TRIBE: Revolutionizing RNA Target Research


An immunochemistry staining photo of Drosophila Melanogaster brain. A small subset of circadian neurons are labelled with EGFP antibody staining against DN3 split-Gal4>gt;UAS-EGFP (artificially colored as magenta). TRIBE method has been shown effective in sparse circadian neurons (16 neurons out of a 100,000-neuron brain), namely the pigment dispersing factor (PDF) expressing neurons. This picture was generously contributed by Madelen Diaz from the Rosbash lab.

When it comes to developing effective treatments for many cancers and neurological diseases, one barrier has been the speed, efficiency, and accuracy of reliable identification of drug targets. Debilitating disease like myotrophic Lateral Sclerosis (ALS), Fragile X Syndrome (FXS), and Parkinson’s have been have been linked to aberrations in RNA-binding proteins (RBPs). RBPs represent approximately 10% of protein-coding genes in humans, making them of critical importance in the development of new treatments. Identifying RBP-RNA interactions responsible for disease states has been an ongoing challenge for researchers, impeding the path to treatment.

One reason for this is that it’s especially challenging to analyze RBPs with just a small number of cells. The gold-standard method for characterizing RBP–RNA interactions, cross-linking immunoprecipitation (CLIP), requires millions of cells and is vulnerable to false positive signals.

Researchers here at Brandeis in Nobel Prize winner Michael Rosbash’s lab have developed a solution to this conundrum: TRIBE (Targets of RNA-binding proteins Identified By Editing) was designed to solve this problem and it has been proven to be effective even in a small numbers of circadian neurons of the Drosophila adult brain. To date, it has been effective in identifying RBP targets using as few as 150 cells. This is a breakthrough in creating faster and more cost-effective ways of analyzing these proteins, with even greater accuracy, as well. The goal is ultimately to use TRIBE as a means of catalyzing novel discoveries in biology and human disease.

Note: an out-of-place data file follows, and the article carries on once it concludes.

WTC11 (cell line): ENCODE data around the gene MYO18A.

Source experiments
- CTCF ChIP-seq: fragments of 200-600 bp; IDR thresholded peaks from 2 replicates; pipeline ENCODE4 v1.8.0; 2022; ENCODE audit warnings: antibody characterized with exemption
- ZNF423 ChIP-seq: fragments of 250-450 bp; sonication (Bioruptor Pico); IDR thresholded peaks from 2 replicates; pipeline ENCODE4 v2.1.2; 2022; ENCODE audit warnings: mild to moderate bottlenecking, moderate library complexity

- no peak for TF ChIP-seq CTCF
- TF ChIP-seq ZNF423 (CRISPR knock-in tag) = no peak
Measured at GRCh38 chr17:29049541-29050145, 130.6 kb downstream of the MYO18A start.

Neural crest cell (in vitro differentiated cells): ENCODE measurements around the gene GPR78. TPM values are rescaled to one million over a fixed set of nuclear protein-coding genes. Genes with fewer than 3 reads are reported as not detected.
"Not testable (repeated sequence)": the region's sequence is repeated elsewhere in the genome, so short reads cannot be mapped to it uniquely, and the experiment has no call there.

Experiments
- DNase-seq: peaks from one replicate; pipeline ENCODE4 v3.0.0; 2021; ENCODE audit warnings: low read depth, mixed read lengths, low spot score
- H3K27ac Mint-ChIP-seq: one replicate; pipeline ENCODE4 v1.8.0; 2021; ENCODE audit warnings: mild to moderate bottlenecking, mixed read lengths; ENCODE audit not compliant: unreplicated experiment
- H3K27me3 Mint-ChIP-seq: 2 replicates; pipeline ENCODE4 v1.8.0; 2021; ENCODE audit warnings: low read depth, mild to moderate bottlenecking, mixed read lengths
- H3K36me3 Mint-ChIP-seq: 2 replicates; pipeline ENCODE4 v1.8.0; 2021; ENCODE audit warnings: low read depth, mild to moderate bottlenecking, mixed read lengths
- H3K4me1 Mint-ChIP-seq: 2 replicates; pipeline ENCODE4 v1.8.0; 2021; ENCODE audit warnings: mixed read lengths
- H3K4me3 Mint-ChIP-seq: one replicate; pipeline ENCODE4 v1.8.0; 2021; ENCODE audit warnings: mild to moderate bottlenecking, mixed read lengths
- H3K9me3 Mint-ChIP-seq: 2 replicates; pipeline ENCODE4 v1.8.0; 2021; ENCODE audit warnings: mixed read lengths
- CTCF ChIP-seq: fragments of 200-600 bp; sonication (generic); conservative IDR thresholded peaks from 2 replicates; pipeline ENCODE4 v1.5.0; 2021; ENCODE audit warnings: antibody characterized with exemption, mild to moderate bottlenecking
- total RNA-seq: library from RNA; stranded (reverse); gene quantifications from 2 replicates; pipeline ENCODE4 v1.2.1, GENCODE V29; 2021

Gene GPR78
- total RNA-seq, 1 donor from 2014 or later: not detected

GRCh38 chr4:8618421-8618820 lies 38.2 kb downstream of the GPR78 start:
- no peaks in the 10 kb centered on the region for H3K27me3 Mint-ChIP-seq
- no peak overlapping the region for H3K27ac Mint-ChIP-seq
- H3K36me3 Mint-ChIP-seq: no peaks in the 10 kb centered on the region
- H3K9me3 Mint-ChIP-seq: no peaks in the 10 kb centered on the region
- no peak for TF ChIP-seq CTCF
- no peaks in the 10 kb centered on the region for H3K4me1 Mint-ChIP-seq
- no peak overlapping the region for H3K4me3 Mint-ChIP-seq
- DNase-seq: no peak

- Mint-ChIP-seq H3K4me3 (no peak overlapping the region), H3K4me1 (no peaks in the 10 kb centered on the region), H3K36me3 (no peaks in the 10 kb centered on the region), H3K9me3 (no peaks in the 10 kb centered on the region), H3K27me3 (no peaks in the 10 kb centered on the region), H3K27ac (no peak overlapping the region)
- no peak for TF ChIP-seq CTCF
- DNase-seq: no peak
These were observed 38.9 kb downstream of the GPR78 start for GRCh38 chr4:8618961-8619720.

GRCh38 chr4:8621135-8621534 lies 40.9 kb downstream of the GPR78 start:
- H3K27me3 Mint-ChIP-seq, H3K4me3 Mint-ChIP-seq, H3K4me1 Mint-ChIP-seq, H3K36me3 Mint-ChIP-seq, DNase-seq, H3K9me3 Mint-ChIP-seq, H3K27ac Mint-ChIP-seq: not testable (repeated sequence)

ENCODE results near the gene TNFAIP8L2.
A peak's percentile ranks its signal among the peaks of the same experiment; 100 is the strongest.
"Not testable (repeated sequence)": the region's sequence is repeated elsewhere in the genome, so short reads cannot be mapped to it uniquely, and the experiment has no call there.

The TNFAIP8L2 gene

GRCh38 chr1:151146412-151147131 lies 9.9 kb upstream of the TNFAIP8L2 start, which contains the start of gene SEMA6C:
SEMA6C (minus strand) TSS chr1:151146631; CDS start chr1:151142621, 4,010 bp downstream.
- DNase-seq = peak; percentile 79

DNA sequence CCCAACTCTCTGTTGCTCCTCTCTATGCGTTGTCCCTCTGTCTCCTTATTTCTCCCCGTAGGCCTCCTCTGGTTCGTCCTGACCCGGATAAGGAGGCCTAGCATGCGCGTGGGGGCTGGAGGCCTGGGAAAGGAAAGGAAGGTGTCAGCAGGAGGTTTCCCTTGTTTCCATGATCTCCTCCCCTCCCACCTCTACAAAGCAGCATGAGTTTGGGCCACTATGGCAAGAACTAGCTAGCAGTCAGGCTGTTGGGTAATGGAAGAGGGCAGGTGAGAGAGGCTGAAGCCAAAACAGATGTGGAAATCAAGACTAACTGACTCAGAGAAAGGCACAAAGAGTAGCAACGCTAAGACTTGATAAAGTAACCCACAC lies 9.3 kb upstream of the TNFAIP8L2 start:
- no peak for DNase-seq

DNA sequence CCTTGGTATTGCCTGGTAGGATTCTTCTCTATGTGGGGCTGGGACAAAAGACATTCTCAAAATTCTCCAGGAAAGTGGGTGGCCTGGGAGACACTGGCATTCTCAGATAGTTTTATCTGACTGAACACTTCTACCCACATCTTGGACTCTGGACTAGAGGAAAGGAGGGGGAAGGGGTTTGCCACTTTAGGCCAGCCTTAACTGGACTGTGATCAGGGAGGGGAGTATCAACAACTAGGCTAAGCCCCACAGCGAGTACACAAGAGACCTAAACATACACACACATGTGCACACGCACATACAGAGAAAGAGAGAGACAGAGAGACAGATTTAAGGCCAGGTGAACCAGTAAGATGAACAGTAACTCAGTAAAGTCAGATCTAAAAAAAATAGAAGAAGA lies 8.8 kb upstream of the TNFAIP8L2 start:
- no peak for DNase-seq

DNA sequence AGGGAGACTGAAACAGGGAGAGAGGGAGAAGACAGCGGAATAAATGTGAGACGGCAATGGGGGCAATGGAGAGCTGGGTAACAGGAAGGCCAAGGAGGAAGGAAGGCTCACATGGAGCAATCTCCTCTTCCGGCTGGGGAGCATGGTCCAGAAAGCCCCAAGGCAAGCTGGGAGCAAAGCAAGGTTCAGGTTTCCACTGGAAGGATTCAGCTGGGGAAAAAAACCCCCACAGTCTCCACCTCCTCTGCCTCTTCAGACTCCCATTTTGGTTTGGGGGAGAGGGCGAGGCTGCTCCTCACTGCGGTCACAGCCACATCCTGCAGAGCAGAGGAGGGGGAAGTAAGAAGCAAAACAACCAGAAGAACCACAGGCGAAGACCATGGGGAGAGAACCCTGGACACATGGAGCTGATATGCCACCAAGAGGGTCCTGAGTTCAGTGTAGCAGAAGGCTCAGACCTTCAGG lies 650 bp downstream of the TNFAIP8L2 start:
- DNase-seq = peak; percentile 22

The diverse team behind this innovation is excited to see where it’s heading. “People didn’t think it would work,” remembers Reazur Rahman, PhD, Joint Postdoctoral Research Associate in the Michael Rosbash lab. Along with Weijin Xu, a 5th-year doctoral student, and undergraduate student Josh Lepson, who work together on the project, Reazur notes that “TRIBE can push the needle along” as biotech strives to create new drugs that target RNA molecules, a key emerging area of drug development.

In addition, the team is working on a computational component for HyperTRIBE. HyperTRIBE genetic construct expresses an RBP of interest fused to mutated catalytic domain of the RNA editing enzyme ADAR, which marks the target RNA transcript by editing; these editing events can be identified by sequencing the transcriptome. Currently, both CLIP and HyperTRIBE software identify a set of RNA transcripts that interact with the queried RBP but it is unable to rank these transcripts based on the RBP-RNA binding affinity. HyperTRIBE software

The ranked transcript list from HyperTRIBE will be tremendously beneficial to researchers investigating RBPs role in disease, as it will allow them to focus on selected targets implicated in disease states, catalyzing key advancements in pharmaceutical research.